Back in 1996, I was a self-employed (self-unemployed, more like) radio producer. I’d quit my job at talkback station Radio Pacific after five years making ads for retirement villages, incontinence pants, the Mad Butcher and horse-racing events. Along the way, I’d learned how to make radio programmes and had developed a focus on jazz.
My first proper commissioned show as an independent (funded by New Zealand on Air) was a series called Off The Record: The Kiwi Jazz Show.
It was a simple idea – veteran jazz drummer Tony Hopkins would talk to a noteworthy New Zealand jazz musician about their career in music and some anecdotes about the past – and then together with a band of their choosing (and, generally speaking, Tony on drums) they would play some music. That was the whole show.
Well – I say “the whole show” – of course, what went on behind the scenes was a lot more complex and involved than that, and I was lucky to be involved with some really talented, respected and connected individuals. It’s fair to say that Tony organised the musicians, took the role of musical director, picked the guests and house musicians. Studio owner Tim Gummer pushed the buttons to make the recordings, and engineer Cameron Fisher ran around setting up mics and plugging stuff in. I was the “producer” in the sense that I was in the room while these things all happened…
Apart from anything else, it was a great way to get the cream of New Zealand jazz into the studio and record them (that’s Mike Nock at the piano in the picture above) – which, let’s face it, was pretty much my ideal way to spend my workday.
Each session consisted of at least five pieces of music – and there were over fifty shows, so along the way, we made at least 250 new recordings of NZ jazz. It’s about time some of that stuff saw daylight.
Outtakes and bonus material
Studio manager and engineer Tim Gummer suggested it might be a good idea, time permitting, to record an extra track with some of these people. A bonus piece of music that we could then use to put together a companion album. We recorded quite a few of these, but for whatever reason, we never ended up putting the album together.
Along with lots of other things that went astray in all my house moves, career change, and our eventual shift to the UK, the master DAT tapes of all those sessions were lost… until I went on a serious hunt when I was back in Auckland last month.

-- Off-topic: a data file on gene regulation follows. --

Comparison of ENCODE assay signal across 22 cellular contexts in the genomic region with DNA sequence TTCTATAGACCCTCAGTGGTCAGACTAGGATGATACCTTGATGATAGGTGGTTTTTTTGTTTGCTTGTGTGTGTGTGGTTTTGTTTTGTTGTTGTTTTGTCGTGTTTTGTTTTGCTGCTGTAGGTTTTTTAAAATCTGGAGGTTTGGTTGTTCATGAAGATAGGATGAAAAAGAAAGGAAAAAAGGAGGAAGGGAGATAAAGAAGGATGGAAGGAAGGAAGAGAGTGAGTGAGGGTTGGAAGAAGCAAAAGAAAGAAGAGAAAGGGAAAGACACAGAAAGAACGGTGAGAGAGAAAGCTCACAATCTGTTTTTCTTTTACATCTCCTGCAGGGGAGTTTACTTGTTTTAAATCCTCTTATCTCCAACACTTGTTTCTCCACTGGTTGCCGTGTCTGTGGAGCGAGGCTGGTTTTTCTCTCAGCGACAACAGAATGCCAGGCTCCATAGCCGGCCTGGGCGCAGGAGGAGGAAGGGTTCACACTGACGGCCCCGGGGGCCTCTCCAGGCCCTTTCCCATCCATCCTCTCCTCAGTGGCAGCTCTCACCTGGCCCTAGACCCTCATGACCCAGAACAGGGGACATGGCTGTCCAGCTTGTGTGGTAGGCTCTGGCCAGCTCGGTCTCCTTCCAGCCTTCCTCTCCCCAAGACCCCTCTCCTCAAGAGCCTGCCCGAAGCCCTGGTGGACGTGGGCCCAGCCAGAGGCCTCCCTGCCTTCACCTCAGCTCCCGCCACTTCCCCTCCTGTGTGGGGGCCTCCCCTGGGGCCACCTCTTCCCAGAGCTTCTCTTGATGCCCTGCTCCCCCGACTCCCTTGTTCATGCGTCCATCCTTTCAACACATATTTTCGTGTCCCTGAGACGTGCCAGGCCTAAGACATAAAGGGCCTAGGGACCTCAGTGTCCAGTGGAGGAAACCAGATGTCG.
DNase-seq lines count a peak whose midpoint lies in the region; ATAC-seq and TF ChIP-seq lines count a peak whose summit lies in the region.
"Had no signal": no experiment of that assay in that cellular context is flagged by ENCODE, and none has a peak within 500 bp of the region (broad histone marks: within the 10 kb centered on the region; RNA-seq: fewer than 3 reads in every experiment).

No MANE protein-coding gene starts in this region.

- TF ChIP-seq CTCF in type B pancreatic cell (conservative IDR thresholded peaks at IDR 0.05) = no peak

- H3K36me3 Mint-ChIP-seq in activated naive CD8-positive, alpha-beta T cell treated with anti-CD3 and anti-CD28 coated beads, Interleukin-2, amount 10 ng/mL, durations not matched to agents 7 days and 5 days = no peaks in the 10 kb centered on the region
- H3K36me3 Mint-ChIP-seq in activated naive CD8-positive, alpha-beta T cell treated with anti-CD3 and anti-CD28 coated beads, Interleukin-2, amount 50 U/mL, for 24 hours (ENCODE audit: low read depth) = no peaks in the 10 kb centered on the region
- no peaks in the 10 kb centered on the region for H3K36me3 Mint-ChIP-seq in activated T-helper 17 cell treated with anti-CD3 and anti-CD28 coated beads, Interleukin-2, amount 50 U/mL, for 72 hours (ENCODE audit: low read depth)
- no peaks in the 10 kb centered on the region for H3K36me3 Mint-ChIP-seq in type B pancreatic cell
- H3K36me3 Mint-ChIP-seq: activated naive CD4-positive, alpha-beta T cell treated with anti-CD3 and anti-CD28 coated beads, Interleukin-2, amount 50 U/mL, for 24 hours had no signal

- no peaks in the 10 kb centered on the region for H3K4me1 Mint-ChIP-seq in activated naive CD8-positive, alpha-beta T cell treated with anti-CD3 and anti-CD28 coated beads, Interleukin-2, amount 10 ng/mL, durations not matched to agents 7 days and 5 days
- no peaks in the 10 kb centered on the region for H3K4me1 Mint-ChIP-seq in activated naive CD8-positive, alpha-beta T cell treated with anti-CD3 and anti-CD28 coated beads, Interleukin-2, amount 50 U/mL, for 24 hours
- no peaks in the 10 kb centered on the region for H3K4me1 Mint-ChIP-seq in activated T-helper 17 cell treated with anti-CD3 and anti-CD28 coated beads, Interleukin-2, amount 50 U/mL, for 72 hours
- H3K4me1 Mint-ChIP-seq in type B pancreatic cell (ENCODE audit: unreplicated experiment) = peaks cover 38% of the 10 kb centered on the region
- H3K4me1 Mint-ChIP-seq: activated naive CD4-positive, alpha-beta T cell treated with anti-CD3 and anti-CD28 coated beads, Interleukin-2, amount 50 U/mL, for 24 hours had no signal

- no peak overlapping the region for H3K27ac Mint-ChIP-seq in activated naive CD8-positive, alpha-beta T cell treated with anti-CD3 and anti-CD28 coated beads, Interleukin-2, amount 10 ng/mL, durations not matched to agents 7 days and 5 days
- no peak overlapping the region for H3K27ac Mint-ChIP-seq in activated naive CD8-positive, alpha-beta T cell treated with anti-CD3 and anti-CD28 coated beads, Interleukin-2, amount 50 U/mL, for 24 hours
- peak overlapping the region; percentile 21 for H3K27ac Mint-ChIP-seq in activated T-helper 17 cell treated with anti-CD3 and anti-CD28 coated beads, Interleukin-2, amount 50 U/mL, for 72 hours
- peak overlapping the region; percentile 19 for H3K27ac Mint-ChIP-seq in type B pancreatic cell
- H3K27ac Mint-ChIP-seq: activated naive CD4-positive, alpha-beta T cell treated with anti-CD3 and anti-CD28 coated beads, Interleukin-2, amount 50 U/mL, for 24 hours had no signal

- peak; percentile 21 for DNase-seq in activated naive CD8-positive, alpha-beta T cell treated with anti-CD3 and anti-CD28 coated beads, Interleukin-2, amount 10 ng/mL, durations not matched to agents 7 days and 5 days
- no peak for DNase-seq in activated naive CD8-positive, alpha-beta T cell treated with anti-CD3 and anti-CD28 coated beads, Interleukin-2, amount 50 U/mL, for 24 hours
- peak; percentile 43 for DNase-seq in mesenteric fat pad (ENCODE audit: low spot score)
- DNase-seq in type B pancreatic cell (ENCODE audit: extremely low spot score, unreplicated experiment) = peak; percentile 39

I have most (though not all) of the radio shows, and I’ve started going through and lifting the music off those, because for a lot of those artists, those recordings really stand up and deserve to be heard again – certainly more than one single broadcast back in the mid-90s. Some of the musicians have still to this day never released records, despite active careers playing live – and so these recordings are the only document of their contribution to the local music scene.
I’m also archiving the shows themselves in a more permanent digital form (DAT tapes fall apart – and sadly, some of them already have). But I’m starting with these extra recordings. The bonus tracks. What I think of as the “lost tapes” – because not only were they misplaced – I’d totally forgotten they even existed.
These outtakes really intrigue me. The tape we found was unlabelled and the songs unidentified – and so with all those sessions being that long ago, I have limited recollection of who played on what tune.
Legendary NZ film sound recordist and jazz enthusiast Mike Westgate helped me restore and lightly remaster these recordings. Really pleased with how they sound. Now all I have to do is find out who they are and what they’re playing.
Have a listen. If you happen to be one of those artists, or know who they are, helping me identify the musicians on these tracks would be really massively helpful. I have some clues of course. Certain of the musicians are really identifiable by their playing style, and I do remember bits and pieces (as well as just knowing some of the songs) – but I thought I’d start with a blank slate.
Any information at all you can give me would be hugely appreciated.
There are 16 ‘lost tape’ tracks here in all. Some simply didn’t make it – and parts of some of the songs that did survive have been cleaned up and edited to compensate for dropout and tape failure. But what remains does provide a really nice snapshot of some of what was going on in that scene in that place at that time.
Have a listen. In the meantime I’ll start working on the rest of the archive. Luckily, on the radio shows themselves, the musicians are introduced and the songs are named as part of the conversation, so that will make life a bit easier.
But this “lost tape” is full of mystery right now.